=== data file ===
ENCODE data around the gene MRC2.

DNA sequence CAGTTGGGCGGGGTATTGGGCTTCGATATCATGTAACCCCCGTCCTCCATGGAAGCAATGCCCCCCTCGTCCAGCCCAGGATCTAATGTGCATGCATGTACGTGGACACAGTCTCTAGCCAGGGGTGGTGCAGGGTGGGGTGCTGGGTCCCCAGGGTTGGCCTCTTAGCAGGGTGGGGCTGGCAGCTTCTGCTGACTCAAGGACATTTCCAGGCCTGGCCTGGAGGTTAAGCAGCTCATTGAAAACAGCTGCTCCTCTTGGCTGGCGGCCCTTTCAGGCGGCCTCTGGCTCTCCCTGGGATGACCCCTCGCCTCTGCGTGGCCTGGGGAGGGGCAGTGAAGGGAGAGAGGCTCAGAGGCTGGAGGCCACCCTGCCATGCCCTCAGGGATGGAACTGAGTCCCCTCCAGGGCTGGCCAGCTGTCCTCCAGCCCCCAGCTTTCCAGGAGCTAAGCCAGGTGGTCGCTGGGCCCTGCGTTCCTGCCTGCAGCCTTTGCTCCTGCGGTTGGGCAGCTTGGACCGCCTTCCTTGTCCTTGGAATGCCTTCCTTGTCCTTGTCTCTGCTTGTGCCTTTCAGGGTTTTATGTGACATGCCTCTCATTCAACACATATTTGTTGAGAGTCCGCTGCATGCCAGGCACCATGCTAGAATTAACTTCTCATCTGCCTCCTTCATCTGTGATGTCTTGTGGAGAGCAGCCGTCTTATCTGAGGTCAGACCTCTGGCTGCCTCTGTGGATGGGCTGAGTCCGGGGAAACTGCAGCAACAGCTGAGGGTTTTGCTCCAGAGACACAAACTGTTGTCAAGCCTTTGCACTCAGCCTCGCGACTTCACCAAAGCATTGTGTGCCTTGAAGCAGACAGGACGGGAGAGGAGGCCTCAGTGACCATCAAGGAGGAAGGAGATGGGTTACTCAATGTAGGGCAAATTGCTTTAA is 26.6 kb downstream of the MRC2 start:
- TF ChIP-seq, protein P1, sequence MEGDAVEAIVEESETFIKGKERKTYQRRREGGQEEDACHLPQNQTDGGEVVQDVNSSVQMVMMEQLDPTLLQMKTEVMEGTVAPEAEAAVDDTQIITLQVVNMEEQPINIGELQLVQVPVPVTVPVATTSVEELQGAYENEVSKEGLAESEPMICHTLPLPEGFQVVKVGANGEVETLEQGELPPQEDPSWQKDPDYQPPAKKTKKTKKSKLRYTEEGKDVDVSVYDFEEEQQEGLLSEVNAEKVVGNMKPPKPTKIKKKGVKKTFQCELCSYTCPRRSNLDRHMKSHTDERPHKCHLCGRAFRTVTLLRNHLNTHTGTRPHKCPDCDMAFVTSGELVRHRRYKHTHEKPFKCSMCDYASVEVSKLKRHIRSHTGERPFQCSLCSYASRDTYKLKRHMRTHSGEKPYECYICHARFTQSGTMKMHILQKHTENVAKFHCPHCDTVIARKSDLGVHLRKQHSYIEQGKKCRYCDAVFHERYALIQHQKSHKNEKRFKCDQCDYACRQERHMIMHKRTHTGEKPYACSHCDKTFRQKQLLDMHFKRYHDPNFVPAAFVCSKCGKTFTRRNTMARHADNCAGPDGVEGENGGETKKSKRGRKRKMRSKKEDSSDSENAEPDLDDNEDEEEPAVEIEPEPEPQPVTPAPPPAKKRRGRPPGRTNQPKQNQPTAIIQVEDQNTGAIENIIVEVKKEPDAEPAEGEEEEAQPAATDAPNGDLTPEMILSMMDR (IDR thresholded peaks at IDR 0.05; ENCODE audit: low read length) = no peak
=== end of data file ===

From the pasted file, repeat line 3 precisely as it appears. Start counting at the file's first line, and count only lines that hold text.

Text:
- TF ChIP-seq, protein P1, sequence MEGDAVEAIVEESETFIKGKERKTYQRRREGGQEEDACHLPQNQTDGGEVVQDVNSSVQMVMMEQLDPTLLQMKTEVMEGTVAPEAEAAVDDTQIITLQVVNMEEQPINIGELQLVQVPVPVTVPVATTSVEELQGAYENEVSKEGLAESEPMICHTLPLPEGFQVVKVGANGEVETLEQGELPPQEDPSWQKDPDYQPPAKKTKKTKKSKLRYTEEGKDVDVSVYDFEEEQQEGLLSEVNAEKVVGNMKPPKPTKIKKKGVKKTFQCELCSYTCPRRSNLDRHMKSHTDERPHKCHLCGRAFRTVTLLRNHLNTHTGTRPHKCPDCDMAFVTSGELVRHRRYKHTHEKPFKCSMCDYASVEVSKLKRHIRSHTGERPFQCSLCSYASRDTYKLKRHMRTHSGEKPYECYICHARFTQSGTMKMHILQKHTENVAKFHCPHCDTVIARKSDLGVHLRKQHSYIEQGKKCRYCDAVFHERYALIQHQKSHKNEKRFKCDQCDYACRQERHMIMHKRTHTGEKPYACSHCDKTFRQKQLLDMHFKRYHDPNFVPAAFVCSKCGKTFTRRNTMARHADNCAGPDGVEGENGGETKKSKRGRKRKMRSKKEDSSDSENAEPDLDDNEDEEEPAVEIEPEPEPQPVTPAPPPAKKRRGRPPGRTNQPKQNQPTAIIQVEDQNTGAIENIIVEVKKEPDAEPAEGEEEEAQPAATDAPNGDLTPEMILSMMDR (IDR thresholded peaks at IDR 0.05; ENCODE audit: low read length) = no peak